Living in Australia

How to Experience Aboriginal Culture in Australia

Discover an ancient culture and it could change your life. At the very least, it will open your eyes to the wonder of a community of people who lived for and on the land, respecting it and its wildlife and embracing the mysterious spirit of the outback.

If you’d like to know how to experience Aboriginal culture in Australia, stick around because we have some really cool suggestions.

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Aboriginal culture in the form of a beautiful rock

Uluru, or Ayers Rock is the world’s second largest monolith (a large single upright block of stone), second only to Mount August in Western Australia. By far, however, Uluru is the more famous and is an enormous drawcard for tourists to the country. It is sacred to the Aboriginal people of the area known as the Pitjantjatjara Anangu and is one of Australia’s most instantly recognisable landmarks.

One of the more incredible things about Uluru is that it seems to change colour throughout the day and is at its most magnificent, bright red at daybreak and sunset. Climbing the rock will be prohibited from 26 October 2019 but in the interests of respecting Aboriginal culture, more than two thirds of visitors decline to climb it.

You can still experience Aboriginal culture at Ayers Rock Resort by participating in a dot painting workshop, or by taking a tour around the base of Uluru accompanied by a local guide. Walk the perimeter and explore the ancient rock art. Forage for bush tucker such as wild figs and bush plums, watch local Aboriginal artists and hear their Anangu stories of creation. The Anangu people request that tourists do not photograph particular parts of Uluru because of their beliefs.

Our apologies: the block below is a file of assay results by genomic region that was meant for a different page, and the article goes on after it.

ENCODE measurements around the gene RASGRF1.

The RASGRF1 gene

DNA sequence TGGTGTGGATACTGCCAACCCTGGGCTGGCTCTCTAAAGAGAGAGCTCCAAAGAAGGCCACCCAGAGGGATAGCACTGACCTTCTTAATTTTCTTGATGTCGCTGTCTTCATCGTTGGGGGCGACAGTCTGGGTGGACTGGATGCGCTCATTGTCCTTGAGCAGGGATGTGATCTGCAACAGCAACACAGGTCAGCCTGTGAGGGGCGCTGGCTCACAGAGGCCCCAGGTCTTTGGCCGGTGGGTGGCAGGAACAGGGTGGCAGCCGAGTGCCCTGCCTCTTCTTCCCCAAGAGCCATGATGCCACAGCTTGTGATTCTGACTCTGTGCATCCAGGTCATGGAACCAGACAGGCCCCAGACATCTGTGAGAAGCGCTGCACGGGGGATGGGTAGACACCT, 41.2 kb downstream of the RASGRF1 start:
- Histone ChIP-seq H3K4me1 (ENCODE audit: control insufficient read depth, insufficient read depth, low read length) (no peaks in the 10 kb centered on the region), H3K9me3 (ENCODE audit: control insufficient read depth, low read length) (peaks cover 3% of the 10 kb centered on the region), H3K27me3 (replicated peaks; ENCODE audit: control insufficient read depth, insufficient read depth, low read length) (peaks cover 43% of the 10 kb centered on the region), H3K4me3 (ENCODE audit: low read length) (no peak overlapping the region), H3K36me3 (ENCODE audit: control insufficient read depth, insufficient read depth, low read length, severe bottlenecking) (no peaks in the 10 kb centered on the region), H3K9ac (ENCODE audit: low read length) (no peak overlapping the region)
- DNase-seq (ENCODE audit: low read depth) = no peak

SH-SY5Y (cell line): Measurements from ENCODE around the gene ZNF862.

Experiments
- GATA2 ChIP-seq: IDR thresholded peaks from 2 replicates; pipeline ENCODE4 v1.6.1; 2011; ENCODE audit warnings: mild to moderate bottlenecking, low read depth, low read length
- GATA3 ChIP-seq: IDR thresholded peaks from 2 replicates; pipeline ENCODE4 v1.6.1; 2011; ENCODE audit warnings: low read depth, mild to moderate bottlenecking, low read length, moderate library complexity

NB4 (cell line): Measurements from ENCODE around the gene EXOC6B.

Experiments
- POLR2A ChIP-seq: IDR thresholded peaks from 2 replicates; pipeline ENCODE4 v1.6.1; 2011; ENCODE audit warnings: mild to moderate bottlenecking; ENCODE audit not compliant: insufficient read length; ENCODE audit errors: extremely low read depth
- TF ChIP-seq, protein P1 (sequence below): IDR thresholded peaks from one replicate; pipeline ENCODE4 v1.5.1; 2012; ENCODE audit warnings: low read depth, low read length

Museums and art galleries

All major capital cities feature Aboriginal exhibits in their museums and art galleries. Even in smaller centres, particularly in regions where a strong Aboriginal culture exists, you’ll find fascinating exhibits. At Aboriginal Art Galleries in Sydney, you can view extraordinary examples of ancient artworks including hand-painted didgeridoos, exquisite dot paintings and hand-woven baskets. The Amagoa Aboriginal Modern Art Gallery of Australia in Melbourne showcases one of the country’s largest collections of Aboriginal art from famous and emerging indigenous artists.

Adelaide’s National Aboriginal Cultural Institute, also known as ‘Tandanya’ is Australia’s oldest Aboriginal-owned and managed multi-arts centre. There, you can view traditional art works and watch music, dance and theatre performances.

Cultural tours for an immersive experience

All over Australia, there are tourist operations that can put you in the middle of an immersive experience.

  • Daintree Dreaming Day Tour, Qld – In tropical North Queensland, you can join the Kuku Yalanji people who will take you hunting and gathering for bush tucker. It starts with a traditional smoking ceremony and takes you through lush rainforest complete with waterfalls and mountain ranges. Swim in the refreshing waters of Mossman Gorge, feast on a delicious lunch and learn traditional skills to hunt for fish, mussels and mud crabs.